Yes. There is no exemption for paying the Federal Insurance Contribution Act (FICA) payroll taxes that fund the Social Security and Medicare systems. As long as you work in a job that is covered by Social Security, FICA taxes will be withheld from your paycheck.
The same goes if you remain actively self-employed. If your annual net profit from your business is more than $400, you have to pay your share of Social Security and Medicare — as both employer and employee — via the Self-Employed Contributions Act (SECA) taxes you pay with your federal tax return.
Keep in mind
Your work income could lower your benefit if you claimed Social Security before reaching full retirement age (66 and 4 months for people born in 1956 and gradually rising to 67 for those born in 1960 or later). That’s because early filers are subject to Social Security earnings limits, which trigger withholding from benefits if your income exceeds an annual cap (in 2022, it’s $19,560).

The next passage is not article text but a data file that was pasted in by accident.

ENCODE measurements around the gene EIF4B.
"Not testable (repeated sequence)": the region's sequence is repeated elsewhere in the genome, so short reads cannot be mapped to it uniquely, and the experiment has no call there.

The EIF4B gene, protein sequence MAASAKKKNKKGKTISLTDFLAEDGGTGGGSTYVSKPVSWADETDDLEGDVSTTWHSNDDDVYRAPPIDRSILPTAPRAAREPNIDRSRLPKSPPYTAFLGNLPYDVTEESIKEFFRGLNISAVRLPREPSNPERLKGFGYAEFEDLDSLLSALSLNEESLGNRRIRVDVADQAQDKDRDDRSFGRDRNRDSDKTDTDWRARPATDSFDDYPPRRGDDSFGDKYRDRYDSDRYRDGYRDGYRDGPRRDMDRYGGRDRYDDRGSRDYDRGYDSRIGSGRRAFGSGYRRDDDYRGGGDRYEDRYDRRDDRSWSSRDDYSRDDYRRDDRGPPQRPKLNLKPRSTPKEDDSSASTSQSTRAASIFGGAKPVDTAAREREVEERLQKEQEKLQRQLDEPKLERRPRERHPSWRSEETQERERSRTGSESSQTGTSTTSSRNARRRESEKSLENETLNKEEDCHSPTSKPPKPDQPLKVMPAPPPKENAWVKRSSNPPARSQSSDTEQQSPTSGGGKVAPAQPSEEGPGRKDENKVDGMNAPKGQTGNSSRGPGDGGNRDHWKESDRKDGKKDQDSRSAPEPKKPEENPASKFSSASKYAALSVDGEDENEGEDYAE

Updated March 7, 2022
Find the answers to the most common Social Security questions such as when to claim, how to maximize your retirement benefits and more.